Accusations of plagiarism find their way onto political candidates, academicians, students, journalists, and authors of all sorts routinely these days. Perhaps this is because now, plagiarism has never been easier – and never more easily found out.
Many lines of work now intersect with new media, so whether you are copy editing the New York Times or typing an e-newsletter for your small business, it is important to be skilled in properly attributing words and ideas.
Here are some trustworthy habits I developed out of a decade of published writing experience and a combined 8 1/2 years of online college, online column writing, and archiving.
Save a “Cutting Room” document.
Whenever researching for and writing an article or chapter, it is helpful to have a separate document where you can copy and paste your outtakes, alternative wording, full-length quotes in context, and print or web resources that you might reference. This way you create an almanac of your writing in which you can search out your references and remember where exactly you found each piece of information.
Digital links are something writers in the past could only dream! The purpose of citing sources is not only to rightfully reward the original author, but to help the reader in their research. Somebody out there will thank you for taking that extra step to hyperlink to a deeper source.
Back up your sources.
Since pages on the internet sometimes expire, one way to guarantee a backup of the source is to generate a PDF of the web page to be saved on your hard drive. At the top of your browser, click “File,” and then “Print,” and select the option to preview and save the web page into a PDF. You can then upload this file to your website and link to it. This is a must when dealing with controversial material that may be pulled.
Put quotation marks around everything not your own, even in the rough draft.
As Carl Theodor von Unlanski and K.F.W. Fleischer wrote in 1816, “great minds think alike,” so if you’re not careful you might confuse someone else’s thoughts with your own (at least as far as your readers can interpret). Renowned neurosurgeon Dr. Benjamin Carson (and his editor) made the mistake of not placing quote marks around an excerpt he was referencing in his book, which resulted in accusations of plagiarism throughout the press.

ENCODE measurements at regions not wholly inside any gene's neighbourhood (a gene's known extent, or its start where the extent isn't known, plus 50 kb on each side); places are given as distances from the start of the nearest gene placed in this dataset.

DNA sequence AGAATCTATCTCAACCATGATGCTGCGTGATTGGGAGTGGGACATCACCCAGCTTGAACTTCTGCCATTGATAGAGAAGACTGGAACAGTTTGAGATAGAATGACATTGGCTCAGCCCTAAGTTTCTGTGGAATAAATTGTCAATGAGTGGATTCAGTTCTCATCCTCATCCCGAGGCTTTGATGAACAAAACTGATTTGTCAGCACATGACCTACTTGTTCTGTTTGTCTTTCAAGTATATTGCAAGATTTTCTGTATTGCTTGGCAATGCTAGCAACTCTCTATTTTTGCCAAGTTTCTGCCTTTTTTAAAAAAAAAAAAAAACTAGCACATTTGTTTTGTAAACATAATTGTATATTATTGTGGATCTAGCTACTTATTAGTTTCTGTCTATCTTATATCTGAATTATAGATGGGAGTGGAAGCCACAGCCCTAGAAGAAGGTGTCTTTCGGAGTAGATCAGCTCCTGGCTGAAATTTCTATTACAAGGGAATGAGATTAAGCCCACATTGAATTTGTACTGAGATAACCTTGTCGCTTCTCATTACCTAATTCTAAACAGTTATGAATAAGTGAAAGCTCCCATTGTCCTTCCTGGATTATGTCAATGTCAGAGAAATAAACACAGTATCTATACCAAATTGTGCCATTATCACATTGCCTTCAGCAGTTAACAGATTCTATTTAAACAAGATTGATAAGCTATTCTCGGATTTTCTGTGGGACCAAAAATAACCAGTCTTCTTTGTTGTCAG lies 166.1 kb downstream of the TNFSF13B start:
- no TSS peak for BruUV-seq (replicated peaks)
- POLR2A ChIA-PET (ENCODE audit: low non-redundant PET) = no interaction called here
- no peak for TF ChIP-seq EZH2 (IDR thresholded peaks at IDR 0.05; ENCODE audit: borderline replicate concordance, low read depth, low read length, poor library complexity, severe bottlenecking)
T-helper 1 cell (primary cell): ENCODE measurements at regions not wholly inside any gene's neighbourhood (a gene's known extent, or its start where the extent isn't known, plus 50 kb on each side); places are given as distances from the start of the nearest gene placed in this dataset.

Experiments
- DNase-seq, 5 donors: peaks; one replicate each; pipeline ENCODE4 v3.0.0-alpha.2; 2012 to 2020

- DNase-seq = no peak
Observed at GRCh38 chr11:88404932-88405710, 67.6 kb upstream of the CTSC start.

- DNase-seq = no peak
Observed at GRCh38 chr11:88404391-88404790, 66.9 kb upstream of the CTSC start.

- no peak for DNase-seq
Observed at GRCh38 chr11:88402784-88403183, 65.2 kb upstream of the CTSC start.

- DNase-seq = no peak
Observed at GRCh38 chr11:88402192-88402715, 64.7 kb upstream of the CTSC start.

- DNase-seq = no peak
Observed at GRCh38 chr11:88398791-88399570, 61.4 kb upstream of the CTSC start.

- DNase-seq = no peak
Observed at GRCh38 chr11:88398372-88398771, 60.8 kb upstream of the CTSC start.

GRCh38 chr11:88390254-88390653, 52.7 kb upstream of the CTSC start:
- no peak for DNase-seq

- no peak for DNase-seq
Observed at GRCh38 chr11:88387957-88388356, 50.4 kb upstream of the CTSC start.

Even when sharing links on social media outlets, it’s a good idea to keep quote marks around the excerpts so people know when sharing the link that they are not quoting you.
Scope primary sources.
Searching the keywords or relevant names of the quote or concept in question at outlets like Project Gutenberg, Google Books, and Google Scholar is effective in finding and saving the original source. My own research database, Luke Historians, is being developed to help with this as well. If you still have access to your college’s research databases, use those too. They can be more helpful at work than at school!
To identify the original source of photographs and memes, go to www.images.google.com, click the camera icon, and upload the image or image link. Another reverse image search tool is www.TinEye.com.
When lacking exact knowledge, cite common knowledge.
If you find a quote that everybody says so-and-so said, but you are not quite sure and do not want to dishonor the speaker or mislead your readers, telling the truth with as much brevity possible is the way to go. If you do not have time to spare in verifying a quote (or have already used up that time in a fruitless search), make the “generally attributed to” note:
C.S. Lewis is often quoted as saying…
Secretary of State Henry Kissinger has been credited with the quote…
This way you are not claiming it as your own and you are not officially ascribing it to someone else, but you are honestly acknowledging that quote or paraphrase is generally (or in some circles) thought to have been first said by whomever. The readers thus know that they must research this for themselves if they want to know for certain from where it came. They cannot claim to have been misled by you.
Yeah, it’s stupid at first blush, but you can actually fail the plagiarism test if you copy and paste part of your own blog post or column into a new piece of work and do not properly attribute it to yourself. Professors want your writing to be generated under their tutelage and news outlets usually want your writing to be exclusive to their patronage. Think up ways to cleverly segue into your aforementioned point (i.e. “As I have written previously…”).
But it is also good exercise for the writer’s mind to think of completely original, simpler ways of explaining or illustrating a previous point, and it helps check and solidify your reasoning. Perhaps there is an underlying fallacy you have not noticed, or maybe new data has been uncovered to verify your observation. It is still a good idea to hyperlink to or footnote your original piece(s) to provide readers with further information. Never re-publish an entire article without explicit approval from editors (and in so doing, always cite where your article was originally published).
Here’s to more trustworthy writing ahead!
Special thanks to Bob Clary of Webucator for suggesting I write a blog post for recent graduates, which reminded me of this topic I had abandoned on the shelf.